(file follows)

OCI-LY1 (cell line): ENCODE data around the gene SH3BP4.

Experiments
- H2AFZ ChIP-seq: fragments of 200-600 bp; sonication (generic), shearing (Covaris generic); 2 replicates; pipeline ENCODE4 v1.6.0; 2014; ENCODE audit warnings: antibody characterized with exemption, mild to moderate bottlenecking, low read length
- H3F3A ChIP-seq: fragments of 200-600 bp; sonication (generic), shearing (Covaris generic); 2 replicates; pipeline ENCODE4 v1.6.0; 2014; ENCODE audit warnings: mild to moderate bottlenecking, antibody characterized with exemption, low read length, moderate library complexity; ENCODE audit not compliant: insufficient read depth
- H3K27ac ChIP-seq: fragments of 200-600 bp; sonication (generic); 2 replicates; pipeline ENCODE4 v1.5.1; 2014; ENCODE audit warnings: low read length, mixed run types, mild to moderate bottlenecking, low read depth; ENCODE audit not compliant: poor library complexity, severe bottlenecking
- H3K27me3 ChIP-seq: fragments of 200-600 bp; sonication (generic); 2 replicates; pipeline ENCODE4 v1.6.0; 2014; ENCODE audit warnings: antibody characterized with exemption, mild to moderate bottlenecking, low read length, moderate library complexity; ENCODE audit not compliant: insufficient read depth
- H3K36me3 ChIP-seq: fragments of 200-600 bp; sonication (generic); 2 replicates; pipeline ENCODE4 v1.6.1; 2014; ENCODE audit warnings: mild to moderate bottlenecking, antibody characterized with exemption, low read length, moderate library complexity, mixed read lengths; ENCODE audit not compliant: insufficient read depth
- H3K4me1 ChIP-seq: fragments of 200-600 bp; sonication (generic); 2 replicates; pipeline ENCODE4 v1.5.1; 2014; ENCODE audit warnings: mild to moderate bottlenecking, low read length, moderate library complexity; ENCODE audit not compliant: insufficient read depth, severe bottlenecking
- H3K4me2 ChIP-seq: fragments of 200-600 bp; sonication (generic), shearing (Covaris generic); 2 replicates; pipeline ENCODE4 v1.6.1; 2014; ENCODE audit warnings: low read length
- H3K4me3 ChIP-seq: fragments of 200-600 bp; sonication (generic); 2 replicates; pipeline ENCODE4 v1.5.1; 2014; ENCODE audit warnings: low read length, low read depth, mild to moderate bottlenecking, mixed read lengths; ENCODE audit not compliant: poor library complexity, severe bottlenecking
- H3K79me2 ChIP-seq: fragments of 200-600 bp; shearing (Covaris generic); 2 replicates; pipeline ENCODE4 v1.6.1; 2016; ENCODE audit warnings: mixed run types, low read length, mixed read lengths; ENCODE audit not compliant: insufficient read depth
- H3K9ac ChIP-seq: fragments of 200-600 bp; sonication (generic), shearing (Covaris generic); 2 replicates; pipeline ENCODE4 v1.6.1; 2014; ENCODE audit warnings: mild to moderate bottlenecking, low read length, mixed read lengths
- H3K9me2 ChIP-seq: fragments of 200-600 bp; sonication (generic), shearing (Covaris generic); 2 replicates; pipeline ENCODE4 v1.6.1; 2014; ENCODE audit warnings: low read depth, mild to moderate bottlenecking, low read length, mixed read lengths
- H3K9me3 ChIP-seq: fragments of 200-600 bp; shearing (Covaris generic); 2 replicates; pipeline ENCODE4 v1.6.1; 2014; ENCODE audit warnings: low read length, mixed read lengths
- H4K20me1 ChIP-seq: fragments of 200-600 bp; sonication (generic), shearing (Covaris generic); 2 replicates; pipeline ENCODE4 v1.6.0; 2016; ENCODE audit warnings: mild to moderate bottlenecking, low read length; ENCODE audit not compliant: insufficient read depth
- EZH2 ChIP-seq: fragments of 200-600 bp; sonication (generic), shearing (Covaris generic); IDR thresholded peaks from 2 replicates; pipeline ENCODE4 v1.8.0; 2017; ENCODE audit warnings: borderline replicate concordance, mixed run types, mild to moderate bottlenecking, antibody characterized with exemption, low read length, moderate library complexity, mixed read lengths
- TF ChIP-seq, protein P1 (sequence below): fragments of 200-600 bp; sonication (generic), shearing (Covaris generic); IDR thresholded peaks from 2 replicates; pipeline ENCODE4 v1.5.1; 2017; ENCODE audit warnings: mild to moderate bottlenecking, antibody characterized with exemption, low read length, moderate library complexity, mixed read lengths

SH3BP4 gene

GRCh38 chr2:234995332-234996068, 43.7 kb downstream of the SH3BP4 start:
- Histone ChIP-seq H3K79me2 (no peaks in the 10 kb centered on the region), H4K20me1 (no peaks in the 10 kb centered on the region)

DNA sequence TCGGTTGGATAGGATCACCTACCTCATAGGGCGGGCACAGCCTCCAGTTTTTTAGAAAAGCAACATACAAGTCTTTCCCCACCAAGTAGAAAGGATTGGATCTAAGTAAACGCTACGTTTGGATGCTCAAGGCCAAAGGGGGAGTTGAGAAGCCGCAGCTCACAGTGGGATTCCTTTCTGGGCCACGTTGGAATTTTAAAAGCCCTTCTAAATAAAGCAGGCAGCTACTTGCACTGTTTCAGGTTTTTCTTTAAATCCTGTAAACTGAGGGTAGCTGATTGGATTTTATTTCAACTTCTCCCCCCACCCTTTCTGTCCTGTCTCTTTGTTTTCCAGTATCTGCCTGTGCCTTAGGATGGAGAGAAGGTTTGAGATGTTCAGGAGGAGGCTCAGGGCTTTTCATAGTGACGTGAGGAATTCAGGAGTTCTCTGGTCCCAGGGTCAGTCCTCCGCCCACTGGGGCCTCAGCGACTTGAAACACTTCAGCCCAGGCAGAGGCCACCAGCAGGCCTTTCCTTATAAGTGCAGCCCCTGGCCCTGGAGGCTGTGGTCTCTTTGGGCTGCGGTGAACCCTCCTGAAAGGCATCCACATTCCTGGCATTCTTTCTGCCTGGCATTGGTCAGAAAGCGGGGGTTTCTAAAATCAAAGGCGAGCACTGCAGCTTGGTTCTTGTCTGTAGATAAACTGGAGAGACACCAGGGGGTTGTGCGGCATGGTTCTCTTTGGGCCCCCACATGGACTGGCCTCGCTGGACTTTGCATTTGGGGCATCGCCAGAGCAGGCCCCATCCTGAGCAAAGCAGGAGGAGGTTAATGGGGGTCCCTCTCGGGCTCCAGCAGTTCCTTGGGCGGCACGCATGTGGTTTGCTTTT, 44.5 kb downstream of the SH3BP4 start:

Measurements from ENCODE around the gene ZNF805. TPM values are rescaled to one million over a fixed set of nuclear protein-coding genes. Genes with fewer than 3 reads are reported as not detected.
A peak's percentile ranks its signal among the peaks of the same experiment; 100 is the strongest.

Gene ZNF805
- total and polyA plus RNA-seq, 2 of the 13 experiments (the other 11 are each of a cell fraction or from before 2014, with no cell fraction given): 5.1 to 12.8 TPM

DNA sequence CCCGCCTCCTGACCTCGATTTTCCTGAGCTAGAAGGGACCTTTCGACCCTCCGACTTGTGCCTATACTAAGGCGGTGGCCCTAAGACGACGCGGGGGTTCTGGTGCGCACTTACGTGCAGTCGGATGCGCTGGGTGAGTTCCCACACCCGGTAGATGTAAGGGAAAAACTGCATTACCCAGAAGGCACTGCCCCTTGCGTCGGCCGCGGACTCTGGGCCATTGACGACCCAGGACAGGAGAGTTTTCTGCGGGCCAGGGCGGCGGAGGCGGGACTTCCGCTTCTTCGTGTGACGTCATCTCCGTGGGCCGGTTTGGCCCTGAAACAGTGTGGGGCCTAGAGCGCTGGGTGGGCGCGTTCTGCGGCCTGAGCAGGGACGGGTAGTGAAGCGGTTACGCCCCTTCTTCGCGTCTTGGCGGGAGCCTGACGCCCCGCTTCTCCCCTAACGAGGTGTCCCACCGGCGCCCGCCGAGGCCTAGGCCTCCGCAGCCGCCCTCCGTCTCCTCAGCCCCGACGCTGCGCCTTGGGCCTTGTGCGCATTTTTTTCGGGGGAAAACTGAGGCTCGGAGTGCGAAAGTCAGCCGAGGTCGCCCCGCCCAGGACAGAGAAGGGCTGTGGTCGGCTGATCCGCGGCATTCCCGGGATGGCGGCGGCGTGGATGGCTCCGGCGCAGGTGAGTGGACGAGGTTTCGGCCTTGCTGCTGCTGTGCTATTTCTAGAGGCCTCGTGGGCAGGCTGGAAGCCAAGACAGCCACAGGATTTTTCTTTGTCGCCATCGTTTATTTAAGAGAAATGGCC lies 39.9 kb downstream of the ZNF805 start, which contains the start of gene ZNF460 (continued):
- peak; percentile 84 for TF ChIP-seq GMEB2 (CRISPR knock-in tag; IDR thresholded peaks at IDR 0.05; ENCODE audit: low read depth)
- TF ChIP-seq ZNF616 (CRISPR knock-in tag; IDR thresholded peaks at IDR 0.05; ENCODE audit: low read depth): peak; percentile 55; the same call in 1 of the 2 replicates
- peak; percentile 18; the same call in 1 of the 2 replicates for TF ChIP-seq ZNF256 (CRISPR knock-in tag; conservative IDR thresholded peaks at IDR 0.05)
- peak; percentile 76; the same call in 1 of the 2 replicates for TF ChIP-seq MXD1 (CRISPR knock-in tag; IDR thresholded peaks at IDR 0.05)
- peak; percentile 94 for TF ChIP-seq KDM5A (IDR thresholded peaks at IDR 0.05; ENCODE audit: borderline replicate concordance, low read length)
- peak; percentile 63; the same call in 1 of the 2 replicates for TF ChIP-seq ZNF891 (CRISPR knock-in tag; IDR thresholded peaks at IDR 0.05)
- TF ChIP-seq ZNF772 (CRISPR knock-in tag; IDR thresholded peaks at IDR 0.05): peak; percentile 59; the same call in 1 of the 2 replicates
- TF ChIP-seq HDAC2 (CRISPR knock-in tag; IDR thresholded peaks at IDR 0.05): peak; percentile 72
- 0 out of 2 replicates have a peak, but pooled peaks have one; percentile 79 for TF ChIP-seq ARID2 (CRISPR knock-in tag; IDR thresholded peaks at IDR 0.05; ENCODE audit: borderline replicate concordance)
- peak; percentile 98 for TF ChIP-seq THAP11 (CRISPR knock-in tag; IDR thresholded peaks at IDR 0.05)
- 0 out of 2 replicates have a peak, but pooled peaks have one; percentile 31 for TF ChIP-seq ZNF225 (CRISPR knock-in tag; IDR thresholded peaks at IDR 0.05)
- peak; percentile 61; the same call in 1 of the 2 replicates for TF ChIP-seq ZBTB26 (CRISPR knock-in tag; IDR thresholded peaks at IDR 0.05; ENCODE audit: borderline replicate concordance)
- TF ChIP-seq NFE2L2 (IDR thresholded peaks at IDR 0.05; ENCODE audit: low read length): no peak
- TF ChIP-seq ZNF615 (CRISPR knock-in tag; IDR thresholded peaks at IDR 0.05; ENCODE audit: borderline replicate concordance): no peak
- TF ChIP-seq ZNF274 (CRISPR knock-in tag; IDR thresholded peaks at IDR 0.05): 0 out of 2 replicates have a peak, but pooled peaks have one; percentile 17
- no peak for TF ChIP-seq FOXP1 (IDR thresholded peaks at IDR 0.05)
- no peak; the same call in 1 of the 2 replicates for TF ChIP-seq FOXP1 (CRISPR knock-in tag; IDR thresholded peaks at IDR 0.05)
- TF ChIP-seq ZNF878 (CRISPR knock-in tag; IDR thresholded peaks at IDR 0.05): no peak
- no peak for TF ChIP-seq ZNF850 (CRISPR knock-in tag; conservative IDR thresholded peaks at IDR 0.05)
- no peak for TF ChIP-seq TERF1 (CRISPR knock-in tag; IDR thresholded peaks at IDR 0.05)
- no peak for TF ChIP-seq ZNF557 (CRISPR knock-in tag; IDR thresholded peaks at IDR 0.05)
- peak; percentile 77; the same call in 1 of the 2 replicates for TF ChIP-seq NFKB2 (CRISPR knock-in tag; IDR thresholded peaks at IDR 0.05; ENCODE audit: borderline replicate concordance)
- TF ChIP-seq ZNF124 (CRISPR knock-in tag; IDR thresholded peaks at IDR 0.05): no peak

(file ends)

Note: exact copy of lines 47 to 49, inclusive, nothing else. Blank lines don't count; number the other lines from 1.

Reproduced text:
- no peak for TF ChIP-seq ZNF557 (CRISPR knock-in tag; IDR thresholded peaks at IDR 0.05)
- peak; percentile 77; the same call in 1 of the 2 replicates for TF ChIP-seq NFKB2 (CRISPR knock-in tag; IDR thresholded peaks at IDR 0.05; ENCODE audit: borderline replicate concordance)
- TF ChIP-seq ZNF124 (CRISPR knock-in tag; IDR thresholded peaks at IDR 0.05): no peak